In Quebec’s English-speaking communities, I’m discovering that challenges in the continuum are presenting themselves in early childhood education. This is particularly true outside of Montréal, where the English-speaking minority is experiencing problems that are similar to those of many Francophone communities outside of Quebec, and where it is sometimes difficult to access early childhood services in the minority official language.

I had a meeting on this issue recently with the Committee for Anglophone Social Action (CASA) in the Gaspé region and with the Community Health and Social Services Network in Québec City. The needs in early childhood education that they described reminded me of the same needs I had when I was a young parent in a Francophone minority community in Manitoba.

A program developed by CASA called Bright Beginnings is being implemented across Quebec with funding from a private foundation, and there is clearly a need for more focused action in this area on the part of the federal government. And that’s not to say Montréal doesn’t have its own needs, too. Both in and outside of Montréal, there are shortages of specialized English-language services for pre-schoolers, in speech therapy and in other areas.

To be sure, Quebec’s English-language schools are facing some significant new issues today, including on the diversity front.

I am following these issues closely. Quebec’s Act respecting the laicity of the State—also known as Bill 21, or the “secularism law,”—and its Act to amend mainly the Education Act with regard to school organization and governance—also known as Bill 40—which abolished school boards and replaced them with service centres, are currently being challenged before the courts, so I am therefore limited in what I can say, given my role.

Meanwhile, Bill 96, the new language bill to amend the Charter of the French Language, could have a negative affect on future enrolment in English schools. My office is currently undertaking a careful legal and policy analysis of the issue. I hope the Government of Quebec will keep the lines of communication open with the English-speaking communities as it moves forward with the modernization of the Charter of the French Language.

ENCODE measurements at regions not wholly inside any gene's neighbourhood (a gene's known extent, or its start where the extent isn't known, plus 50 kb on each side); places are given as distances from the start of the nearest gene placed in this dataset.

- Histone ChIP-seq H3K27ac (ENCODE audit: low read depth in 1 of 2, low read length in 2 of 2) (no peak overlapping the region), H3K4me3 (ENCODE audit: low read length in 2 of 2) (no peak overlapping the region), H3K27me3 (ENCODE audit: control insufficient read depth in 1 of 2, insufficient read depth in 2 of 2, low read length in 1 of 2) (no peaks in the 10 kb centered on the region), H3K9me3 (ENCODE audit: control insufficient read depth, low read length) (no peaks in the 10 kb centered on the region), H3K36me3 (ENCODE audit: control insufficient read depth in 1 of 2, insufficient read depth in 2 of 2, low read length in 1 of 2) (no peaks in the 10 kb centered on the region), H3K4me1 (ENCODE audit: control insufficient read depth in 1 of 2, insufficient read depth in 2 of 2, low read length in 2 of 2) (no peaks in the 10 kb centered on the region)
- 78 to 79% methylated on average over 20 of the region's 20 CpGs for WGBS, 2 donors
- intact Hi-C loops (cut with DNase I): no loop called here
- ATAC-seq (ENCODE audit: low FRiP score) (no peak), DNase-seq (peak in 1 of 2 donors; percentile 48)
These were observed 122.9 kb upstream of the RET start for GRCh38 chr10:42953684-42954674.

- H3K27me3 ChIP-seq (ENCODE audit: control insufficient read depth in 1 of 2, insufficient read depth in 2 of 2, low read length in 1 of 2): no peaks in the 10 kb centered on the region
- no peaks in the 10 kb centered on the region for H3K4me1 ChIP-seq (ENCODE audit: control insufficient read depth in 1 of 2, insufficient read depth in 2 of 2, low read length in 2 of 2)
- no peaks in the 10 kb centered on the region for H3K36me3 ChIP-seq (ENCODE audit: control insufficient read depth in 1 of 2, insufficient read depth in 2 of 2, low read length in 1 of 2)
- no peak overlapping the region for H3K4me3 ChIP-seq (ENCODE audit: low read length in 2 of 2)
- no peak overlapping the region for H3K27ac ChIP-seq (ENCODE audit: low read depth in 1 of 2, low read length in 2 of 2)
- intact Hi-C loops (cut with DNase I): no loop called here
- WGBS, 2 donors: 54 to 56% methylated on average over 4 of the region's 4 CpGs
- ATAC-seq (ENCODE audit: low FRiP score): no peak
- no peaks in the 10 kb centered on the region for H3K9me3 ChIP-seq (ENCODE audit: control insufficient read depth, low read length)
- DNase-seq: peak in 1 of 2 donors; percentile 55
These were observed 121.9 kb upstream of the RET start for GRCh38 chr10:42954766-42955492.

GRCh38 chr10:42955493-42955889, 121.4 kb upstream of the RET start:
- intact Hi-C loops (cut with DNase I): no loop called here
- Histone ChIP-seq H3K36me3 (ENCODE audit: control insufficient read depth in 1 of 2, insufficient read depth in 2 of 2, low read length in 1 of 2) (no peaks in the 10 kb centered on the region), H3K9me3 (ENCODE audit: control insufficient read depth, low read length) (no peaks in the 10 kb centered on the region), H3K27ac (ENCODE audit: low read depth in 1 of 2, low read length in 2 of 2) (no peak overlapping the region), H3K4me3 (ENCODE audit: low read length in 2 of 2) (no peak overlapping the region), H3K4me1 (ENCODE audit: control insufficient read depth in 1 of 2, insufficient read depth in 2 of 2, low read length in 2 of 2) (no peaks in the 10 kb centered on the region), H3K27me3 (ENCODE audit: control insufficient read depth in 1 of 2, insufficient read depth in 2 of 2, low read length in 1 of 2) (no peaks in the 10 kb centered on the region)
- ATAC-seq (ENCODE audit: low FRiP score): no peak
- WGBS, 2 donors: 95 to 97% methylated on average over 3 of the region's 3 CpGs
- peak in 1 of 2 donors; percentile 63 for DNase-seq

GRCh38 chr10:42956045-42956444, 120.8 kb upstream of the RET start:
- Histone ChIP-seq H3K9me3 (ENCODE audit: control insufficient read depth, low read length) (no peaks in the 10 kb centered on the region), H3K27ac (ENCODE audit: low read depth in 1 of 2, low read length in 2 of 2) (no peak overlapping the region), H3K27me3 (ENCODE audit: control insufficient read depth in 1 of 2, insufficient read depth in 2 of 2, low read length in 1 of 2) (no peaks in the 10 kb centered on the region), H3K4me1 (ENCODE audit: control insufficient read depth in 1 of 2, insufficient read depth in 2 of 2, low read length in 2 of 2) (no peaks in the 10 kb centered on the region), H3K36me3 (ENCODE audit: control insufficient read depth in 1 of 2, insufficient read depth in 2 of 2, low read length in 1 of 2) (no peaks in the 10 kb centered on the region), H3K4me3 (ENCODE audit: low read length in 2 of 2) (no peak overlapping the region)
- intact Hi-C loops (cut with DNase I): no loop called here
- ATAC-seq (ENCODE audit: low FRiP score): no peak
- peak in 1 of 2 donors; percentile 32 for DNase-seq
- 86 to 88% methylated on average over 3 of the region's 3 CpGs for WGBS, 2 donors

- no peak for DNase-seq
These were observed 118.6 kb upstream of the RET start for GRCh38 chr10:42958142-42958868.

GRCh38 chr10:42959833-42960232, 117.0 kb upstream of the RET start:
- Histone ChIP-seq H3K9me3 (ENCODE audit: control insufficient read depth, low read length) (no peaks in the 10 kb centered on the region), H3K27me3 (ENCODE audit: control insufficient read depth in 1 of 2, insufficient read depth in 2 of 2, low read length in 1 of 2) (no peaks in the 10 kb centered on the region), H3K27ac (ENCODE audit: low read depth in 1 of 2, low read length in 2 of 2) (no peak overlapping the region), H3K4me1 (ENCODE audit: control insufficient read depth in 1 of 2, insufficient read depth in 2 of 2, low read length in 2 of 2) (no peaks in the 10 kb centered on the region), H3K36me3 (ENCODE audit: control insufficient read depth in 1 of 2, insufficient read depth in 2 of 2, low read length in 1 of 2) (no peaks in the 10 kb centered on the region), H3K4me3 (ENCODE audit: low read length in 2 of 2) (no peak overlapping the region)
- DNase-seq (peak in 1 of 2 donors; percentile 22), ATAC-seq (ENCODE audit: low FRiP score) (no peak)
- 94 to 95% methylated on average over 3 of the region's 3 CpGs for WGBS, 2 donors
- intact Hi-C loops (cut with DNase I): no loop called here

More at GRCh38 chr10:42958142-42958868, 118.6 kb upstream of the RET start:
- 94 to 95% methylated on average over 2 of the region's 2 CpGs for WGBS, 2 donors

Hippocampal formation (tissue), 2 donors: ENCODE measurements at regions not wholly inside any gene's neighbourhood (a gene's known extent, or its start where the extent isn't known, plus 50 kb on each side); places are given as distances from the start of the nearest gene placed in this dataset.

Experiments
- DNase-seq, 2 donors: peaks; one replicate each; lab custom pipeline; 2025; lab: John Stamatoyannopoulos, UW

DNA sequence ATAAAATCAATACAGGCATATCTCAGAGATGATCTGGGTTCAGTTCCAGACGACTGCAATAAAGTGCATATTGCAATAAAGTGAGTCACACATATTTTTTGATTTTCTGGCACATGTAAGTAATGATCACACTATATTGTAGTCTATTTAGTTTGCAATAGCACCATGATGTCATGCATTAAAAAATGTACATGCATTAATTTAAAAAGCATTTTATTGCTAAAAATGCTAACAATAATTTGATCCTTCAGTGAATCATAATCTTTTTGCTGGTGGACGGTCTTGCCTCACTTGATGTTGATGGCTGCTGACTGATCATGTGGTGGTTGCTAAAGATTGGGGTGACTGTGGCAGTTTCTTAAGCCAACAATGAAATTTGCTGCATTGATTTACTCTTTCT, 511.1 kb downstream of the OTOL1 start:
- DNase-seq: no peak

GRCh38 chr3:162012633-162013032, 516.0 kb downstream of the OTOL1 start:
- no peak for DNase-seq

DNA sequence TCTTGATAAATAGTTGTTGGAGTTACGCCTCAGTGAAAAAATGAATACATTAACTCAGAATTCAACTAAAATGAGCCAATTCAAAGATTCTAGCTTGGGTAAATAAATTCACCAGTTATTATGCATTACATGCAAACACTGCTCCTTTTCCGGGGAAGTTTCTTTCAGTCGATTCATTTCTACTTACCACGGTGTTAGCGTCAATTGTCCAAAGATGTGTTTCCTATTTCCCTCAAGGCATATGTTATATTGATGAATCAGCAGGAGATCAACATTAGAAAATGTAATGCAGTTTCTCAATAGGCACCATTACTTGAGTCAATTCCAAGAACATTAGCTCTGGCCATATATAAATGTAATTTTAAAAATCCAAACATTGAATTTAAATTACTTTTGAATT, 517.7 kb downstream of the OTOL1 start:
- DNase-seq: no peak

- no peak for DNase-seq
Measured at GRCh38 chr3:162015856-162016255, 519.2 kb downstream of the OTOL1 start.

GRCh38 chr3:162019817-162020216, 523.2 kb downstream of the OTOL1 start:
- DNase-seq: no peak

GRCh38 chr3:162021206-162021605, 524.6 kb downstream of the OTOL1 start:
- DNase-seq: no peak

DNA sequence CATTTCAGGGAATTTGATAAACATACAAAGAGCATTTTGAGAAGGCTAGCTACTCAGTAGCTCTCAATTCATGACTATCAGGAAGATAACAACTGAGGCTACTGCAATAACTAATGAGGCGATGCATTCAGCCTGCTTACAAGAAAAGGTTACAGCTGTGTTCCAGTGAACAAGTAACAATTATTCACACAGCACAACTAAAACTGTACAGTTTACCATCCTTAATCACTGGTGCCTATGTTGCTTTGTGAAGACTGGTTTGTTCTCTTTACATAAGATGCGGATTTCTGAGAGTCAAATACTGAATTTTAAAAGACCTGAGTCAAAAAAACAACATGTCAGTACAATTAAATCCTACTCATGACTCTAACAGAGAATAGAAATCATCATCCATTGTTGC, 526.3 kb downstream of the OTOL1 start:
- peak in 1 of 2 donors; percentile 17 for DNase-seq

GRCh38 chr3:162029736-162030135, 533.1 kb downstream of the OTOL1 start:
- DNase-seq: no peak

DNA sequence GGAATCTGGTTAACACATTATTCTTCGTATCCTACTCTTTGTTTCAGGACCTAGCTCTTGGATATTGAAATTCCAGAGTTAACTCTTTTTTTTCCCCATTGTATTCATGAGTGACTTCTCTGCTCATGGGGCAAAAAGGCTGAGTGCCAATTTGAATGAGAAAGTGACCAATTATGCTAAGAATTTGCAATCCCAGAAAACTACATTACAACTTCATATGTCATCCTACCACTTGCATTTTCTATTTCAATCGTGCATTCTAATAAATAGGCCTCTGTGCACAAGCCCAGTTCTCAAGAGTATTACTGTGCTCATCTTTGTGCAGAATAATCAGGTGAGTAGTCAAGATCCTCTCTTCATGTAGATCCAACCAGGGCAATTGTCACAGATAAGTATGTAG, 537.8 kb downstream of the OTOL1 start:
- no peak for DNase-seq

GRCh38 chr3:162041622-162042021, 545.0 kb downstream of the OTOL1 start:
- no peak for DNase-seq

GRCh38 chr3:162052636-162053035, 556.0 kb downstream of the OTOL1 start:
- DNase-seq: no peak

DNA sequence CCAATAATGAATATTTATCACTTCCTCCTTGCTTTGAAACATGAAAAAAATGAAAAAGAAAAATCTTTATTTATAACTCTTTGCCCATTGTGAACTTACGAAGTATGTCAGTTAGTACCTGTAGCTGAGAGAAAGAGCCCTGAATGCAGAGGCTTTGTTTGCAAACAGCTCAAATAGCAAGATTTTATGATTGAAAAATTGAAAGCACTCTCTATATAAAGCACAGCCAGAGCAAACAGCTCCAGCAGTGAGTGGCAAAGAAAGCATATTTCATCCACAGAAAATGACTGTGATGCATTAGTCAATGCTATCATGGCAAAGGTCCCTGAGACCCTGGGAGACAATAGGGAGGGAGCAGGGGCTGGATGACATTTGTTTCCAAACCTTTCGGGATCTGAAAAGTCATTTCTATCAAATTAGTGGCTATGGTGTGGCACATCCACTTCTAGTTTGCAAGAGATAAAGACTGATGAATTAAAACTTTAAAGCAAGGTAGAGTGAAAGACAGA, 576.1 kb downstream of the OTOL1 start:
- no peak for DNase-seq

My office is also looking at what impact Bill 96 could have on the modernization of the Official Languages Act. The principle of substantive equality of our two official languages is a fundamental concept of language rights in Canada.

Of course, I have noted the increasing language tensions around Bill 96. It is important that disagreements related to these issues can be debated in a spirit of respect for opposing viewpoints.

I do worry about social media, though. The proliferation of knee-jerk responses is having a divisive effect across Canada. How can we ensure that there continues to be reasoned debate and mutual respect as we forge ahead? I think conferences like this one are key—where there are a multitude of perspectives, where we think carefully about diversity, and where we help forge a common will to move forward constructively.

We’ve heard a lot about linguistic insecurity over the past couple of years, and there is an important link to make here with inclusion and education.

Linguistic insecurity in English or French is the idea that people aren’t comfortable using these languages, whether it’s their first or second official language. You could be a perfectly bilingual Franco‑Albertan who is reluctant to speak in your French mother tongue because you feel that it makes others uncomfortable. Or you could be an English-speaking Quebecer who feels pressure to use French rather than English. You may be happy to use French, but you may also be getting the message that your language is not welcome. Or you may fear that your French will be judged as inadequate. For a variety of reasons, there are insecurities at play.

The French writer Voltaire said, “The best is the enemy of the good.” I often hear from people that they feel their second language skills will never be good enough. It takes a leap of faith to be at ease with “good enough.” But that’s a very important leap to take, because being comfortable in different situations in your second language takes a lot of practice. In fact, it’s a life-long project. This is a message we try to get across in our presentations to school-aged children in Quebec, in both English-language and French-language schools, and across Canada as well.

We talk about the vicious circle: you feel insecure using your second language, so you don’t use it, and because you don’t use it, you don’t get better, and so you keep on not using it, and you never get better.

By contrast, there is the virtuous circle: you try, so you get better, and because you’re getting better, you keep trying, and so you keep getting better. Importantly, your effort to try can also inspire others to practise their second-language skills more, so everyone feels more comfortable.